On Thursday, a temporary restraining order was granted by the King County Superior Court in Washington – and Muckrock founder Michael Morisy confirmed the unredacted documents have been taken down pending the outcome of the case.

Submission + - Craig Wright has publicly identified himself as Bitcoin creator Satoshi Nakamoto (bbc.com)

seoras writes: Australian entrepreneur Craig Wright has publicly identified himself as Bitcoin creator Satoshi Nakamoto.
His admission ends years of speculation about who came up with the original ideas underlying the digital cash system.
Mr Wright has provided technical proof to back up his claim using coins known to be owned by Bitcoin's creator.
Prominent members of the Bitcoin community and its core development team have also confirmed Mr Wright's claim.

Submission + - Australia's major parties vote against encryption in wake of Apple FBI case (delimiter.com.au) 1

daria42 writes: If you're counting on Apple to keep your digital information safe, you may want to think again ... at least if you live in Australia. Yesterday the country's two major political parties — Labor and the Coalition — voted down a motion in Federal Parliament calling for strong encryption to be supported in the wake of the FBI's demands that Apple unlock iOS. It appears that implementing comprehensive telephone and email retention in Australia may not have been the end of demands by law enforcement in the country.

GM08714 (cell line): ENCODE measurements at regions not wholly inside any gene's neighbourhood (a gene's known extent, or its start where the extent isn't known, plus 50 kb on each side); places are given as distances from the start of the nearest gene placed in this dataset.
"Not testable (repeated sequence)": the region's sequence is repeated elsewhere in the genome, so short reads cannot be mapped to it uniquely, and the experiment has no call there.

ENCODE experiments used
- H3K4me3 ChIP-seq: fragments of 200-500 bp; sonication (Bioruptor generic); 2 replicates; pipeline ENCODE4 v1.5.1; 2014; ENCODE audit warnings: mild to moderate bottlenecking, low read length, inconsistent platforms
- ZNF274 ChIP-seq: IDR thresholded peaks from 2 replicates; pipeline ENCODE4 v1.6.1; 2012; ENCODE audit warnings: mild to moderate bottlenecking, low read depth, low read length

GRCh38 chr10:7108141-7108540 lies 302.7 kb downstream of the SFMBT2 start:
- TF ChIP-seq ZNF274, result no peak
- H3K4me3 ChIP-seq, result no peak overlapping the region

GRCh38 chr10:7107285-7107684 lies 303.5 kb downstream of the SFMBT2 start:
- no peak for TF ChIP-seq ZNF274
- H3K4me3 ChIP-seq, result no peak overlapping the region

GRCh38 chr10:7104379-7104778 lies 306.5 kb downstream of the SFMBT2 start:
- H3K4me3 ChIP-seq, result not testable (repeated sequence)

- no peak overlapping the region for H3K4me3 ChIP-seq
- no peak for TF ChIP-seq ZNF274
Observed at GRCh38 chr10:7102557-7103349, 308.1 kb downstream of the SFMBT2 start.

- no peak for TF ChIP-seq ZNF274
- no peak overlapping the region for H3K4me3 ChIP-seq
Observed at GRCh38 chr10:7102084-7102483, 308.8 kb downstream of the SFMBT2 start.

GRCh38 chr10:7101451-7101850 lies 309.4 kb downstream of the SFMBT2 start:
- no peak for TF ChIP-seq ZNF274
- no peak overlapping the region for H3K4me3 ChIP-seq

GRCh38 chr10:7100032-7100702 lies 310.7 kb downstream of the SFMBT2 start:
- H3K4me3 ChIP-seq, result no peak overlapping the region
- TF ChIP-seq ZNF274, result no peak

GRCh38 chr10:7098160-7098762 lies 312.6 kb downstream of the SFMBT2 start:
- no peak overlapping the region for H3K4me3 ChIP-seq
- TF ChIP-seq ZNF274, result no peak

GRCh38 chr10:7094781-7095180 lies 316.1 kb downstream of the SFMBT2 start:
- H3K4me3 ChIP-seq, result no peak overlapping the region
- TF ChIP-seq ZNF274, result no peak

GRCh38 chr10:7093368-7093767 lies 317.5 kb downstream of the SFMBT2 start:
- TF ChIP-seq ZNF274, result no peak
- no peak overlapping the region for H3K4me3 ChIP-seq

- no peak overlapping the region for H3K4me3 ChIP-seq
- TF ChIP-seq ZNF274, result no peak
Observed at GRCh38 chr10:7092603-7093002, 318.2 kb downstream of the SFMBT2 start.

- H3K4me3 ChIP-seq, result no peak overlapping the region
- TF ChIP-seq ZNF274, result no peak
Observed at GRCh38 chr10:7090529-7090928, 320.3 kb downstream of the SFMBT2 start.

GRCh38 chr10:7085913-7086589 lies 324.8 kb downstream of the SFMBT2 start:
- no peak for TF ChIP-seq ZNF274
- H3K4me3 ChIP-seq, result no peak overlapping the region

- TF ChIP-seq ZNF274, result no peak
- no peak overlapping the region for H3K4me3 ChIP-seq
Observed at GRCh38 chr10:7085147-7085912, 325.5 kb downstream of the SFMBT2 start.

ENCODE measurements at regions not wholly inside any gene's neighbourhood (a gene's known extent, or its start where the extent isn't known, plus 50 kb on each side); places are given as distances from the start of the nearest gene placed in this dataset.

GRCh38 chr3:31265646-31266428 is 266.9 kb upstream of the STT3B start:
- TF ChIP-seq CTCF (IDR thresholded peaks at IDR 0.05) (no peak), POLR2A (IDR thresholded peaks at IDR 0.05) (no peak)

Comment Slashdot Videos make no sense here (Score 1) 403

While I am sure that you have the stats on how many views the videos attract, I will offer some suggestions.

I watch a lot of videos and also love to watch interviews and watch news stories. However, when I visit Slashdot, it is for the summaries and comments; I am not in a video-viewing mood. It is often at the beginning or end of my day when I want my quiet time; or when I am taking a break and want to minimize sensory load.

I believe that there is a place for Slashdot Videos - and that place is YouTube or an alternative.

Currently, your videos appeal to less than 10% of Slashdot visitors. There is a much larger market available through other streaming services. The difficulty will be in driving traffic to Slashdot from sites like YouTube. Perhaps a weekly news wrap-up (30-60 minutes) video directing people to the relevant articles for more detail will drive traffic.